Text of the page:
This is my 55th Christmas Eve. While I don’t remember all them, several stand out, including the Christmas Eve I flew home from Montreal.
A week before Christmas in the late 1980s, my brother and I went to Montreal, Quebec, to watch an NHL hockey game. My favourite team, the Philadelphia Flyers, was playing his favourite team, the Montreal Canadiens.
The days leading up to the game were spent touring the city, going on my first subway ride and shopping for gifts. I don’t remember who won the game, but meeting the players afterwards was extremely fun. These were the days of Ilkka Sinisalo, Peter Zezel, Ron Hextal and Dave Poulin. Oh yeah, and Patrick Roy and few other Canadiens, but that was the other team. Haha.
The days after the game were also spent visiting stores we’d never been in before, including one that was several stories tall. I think one shop was on the seventh floor. Here in Nova Scotia, the best we have is Mic Mac Mall, which is only three storeys.
Running out of money and not having bought anything for Mom, I came across a pink and white pull-on shirt in that 7th-floor store. It was the right price and size, so I bought it. [Just to note, Mom wore the shirt for decades. It became quite faded from all the washing, but I swear she got 20 years out of that shirt that cost me about ten dollars.]
I’ve been asked many times, “Why do you write the books you do?”
My answer is simple: I write the books I want to read.
Not everyone will like my books. Those who like one book may not like another. I accept that, and I will continue to write books I enjoy reading.
Northern Survival is not like Natural Selection. Northern Survival is for adults and focusses on adult issues: marriage, divorce, betrayal, kids, lost love, survival. The characters are adults in their 50s who have lived different lives but have both experienced the cruelty of people, ones they initially trusted. There is cursing, cruel words exchanged and mild sex.
Natural Selection, on the other hand, can be read by anyone 14 and up. In fact, mature youth as young as 12 years old can read it. Two of the main characters are in their early 20s. They’re naïve, have never had a serious relationship and have no children. They have not been made cynical about love by past experiences. There is no cursing, cruel words or sex.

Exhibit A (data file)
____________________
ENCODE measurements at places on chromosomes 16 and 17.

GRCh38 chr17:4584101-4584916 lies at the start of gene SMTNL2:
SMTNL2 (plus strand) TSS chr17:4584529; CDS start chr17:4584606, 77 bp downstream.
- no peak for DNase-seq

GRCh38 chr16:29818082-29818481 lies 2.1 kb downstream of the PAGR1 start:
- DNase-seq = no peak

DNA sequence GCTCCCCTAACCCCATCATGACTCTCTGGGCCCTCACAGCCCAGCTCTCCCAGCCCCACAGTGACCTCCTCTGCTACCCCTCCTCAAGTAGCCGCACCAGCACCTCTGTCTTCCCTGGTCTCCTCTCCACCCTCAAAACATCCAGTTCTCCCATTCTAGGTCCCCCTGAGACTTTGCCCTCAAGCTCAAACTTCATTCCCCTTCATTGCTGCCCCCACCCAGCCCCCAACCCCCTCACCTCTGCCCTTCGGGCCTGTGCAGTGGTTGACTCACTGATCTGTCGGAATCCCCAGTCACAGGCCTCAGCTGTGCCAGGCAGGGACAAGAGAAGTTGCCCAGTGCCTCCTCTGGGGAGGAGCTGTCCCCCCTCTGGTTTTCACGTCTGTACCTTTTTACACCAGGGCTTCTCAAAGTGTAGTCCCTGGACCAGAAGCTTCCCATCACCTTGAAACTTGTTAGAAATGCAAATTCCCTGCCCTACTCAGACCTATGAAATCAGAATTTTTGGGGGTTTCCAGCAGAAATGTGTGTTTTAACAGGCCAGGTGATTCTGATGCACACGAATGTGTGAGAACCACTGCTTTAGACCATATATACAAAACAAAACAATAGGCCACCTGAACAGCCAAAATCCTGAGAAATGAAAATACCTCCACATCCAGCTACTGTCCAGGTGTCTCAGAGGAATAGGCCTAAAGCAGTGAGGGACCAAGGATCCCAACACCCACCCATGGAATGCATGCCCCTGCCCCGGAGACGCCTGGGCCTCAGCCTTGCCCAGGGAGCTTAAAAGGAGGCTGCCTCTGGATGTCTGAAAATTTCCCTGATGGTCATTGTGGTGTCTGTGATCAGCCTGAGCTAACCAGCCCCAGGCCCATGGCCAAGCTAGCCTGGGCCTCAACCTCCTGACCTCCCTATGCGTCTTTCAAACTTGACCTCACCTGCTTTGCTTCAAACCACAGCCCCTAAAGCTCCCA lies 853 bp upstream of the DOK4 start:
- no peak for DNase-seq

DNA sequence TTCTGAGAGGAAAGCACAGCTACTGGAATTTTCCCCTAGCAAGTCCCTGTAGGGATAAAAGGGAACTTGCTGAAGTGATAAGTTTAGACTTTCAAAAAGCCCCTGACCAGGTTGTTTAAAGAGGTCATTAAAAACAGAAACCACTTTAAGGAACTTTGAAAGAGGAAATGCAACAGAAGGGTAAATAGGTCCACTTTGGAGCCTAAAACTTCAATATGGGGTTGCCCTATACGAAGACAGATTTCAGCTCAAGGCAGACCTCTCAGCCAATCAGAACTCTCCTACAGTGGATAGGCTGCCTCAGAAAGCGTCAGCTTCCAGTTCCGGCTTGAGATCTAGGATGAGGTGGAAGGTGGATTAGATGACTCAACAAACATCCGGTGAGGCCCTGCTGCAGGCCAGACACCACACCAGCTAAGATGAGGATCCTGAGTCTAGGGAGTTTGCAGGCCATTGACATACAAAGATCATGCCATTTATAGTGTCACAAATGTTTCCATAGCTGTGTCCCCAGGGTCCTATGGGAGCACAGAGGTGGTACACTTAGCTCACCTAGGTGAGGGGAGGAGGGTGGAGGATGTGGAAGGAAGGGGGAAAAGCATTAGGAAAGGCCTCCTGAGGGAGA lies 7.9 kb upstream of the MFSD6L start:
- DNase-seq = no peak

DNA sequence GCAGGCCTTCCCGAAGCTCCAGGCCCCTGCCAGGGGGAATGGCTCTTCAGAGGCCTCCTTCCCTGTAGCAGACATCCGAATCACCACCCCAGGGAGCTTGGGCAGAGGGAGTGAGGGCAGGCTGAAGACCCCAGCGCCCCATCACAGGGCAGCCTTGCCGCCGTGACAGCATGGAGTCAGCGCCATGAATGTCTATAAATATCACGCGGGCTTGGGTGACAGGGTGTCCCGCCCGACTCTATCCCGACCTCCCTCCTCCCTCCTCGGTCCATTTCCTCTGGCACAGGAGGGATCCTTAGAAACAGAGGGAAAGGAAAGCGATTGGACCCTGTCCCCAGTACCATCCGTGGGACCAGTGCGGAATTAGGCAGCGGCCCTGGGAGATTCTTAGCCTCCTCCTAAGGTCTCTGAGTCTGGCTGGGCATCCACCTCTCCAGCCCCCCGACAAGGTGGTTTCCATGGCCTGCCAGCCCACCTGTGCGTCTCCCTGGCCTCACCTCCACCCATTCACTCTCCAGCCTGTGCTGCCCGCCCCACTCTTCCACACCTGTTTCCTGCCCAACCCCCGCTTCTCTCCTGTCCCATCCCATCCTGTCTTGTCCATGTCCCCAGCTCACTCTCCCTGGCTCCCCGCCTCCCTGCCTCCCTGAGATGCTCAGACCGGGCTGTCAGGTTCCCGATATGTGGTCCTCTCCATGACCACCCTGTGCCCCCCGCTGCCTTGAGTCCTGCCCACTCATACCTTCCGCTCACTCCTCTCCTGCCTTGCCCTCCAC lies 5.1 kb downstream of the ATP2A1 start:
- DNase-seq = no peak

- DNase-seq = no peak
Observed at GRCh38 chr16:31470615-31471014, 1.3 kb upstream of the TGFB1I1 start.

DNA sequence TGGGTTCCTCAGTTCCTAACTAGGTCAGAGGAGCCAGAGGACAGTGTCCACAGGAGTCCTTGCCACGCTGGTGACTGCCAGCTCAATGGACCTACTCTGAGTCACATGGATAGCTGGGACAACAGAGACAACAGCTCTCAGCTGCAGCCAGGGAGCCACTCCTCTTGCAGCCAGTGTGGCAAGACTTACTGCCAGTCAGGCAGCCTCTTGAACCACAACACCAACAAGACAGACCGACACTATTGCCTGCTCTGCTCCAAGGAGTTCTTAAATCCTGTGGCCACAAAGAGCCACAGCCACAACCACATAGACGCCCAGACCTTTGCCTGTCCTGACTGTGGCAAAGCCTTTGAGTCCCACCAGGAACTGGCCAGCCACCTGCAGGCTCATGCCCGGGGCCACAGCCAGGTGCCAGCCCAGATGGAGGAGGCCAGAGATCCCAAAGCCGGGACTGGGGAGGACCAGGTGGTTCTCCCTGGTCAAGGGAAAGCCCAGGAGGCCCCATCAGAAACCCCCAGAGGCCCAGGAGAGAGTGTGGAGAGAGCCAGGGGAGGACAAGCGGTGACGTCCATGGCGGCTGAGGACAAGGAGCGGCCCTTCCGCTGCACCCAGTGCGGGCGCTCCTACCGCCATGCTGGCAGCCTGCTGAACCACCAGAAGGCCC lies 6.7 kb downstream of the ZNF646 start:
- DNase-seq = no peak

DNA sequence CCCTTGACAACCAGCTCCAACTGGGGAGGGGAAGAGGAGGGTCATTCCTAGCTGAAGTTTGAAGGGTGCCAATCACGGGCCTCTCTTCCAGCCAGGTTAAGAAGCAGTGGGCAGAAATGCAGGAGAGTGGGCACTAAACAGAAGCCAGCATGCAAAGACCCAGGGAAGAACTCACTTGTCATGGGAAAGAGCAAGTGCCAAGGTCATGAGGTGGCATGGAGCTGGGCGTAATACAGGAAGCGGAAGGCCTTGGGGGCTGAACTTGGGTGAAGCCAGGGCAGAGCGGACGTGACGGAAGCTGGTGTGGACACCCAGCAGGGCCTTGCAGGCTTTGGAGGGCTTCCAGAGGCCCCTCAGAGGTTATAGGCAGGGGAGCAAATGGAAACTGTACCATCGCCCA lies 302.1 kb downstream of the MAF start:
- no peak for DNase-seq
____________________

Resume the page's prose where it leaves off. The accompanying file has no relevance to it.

Each summer, I challenge myself. One of those challenges is to do something I’ve never done before. This summer, that something was tidal bore rafting. If you’ve never done this, all I have to say is, “Do it!”
I’ve thought about it and talked about it for many years, but I never took the plunge and jumped into the boat. It looked wild, wet and thrilling, something I knew I’d love. The benefit of living in Nova Scotia is we have the highest tides in the world on our doorstep.
The Bay of Fundy is the waterway between Nova Scotia and New Brunswick. What makes the tides even greater for tidal bore rafting is the water squeezed into Minas Basin and Cobequid Bay at high tide. The rafting experience begins at Maitland and continues for several miles along the Shubenacadie River.
The company we went with was Fundy Tidal Bore Adventures. Kyle was our captain. As instructed, we arrived an hour before departure, checked in, secured our valuables with staff, got fitted with a life jacket and listened to a briefing of how the day would unfold.
The day after the plane crash, Olive’s and Johnathan’s spirits are still relatively high. The immediate threat to their lives – the crash – had passed and they were starting to get to know each other.
An exchange between them while they took a break from walking reveals Olive’s philosophy in life.
“Incredible. You shouldn’t have seen 50. How do feel?”
“Like I’m 23 again except I love life more. I’m here for the fun of it, the adventure. It’s why I don’t watch TV, avoid the news and don’t spend energy on the junk society thinks is important because it’s not. Each day, I’m living.”
He laughed. “Even here? With a city boy lost in the woods?”
“You make it challenging, but I enjoy the hike. I’d prefer more food, better accommodations, cream for my tea but…” She twitched her nose. “It could be worse. I’m alive and well, and that’s all that truly matters.”
Pick up a copy of Northern Survival today. It’s a fast-paced, quick read that mixes survival, adventure and romance.
Olive Tweed planned her trip for two years. She’d vacation at Summer Beaver, gather the research material needed to write the next book and spend a few days hiking the vast wilderness. When she is called home unexpectedly and boards a chartered plane, she never dreamt it would crash, leaving her alone with a man who knew nothing about survival or the woods. If they don’t put aside their differences and work together, they’ll never escape alive.
I’ve always been a wanderer. As a kid I’d follow the bigger kids or adults into the woods and along babbling brooks in search of adventure. Some times we walked a short distance on well-beaten paths; other times, we bush-wacked our way deep into the forest where we set up tents and spent the night.
The more time I spent in the woods, the more I wanted to be in them. The older I got, the more I went off alone. By the time I was 16, I was wandering for hours alone in the forest. By the time I was 19, there were days I’d be gone eight hours. Just me. Sometimes a dog. Most times not. I took nothing with me, not even water, a compass or matches. I never feared the woods; it made me stronger, more independent.
Like everything in life, not everyone goes on adventures or into the woods eagerly. Sometimes they are asked and feel obligated to tag along. Other times, they’re coerced, such as siblings and children, because they are forced to experience the outdoors or they couldn’t be left alone.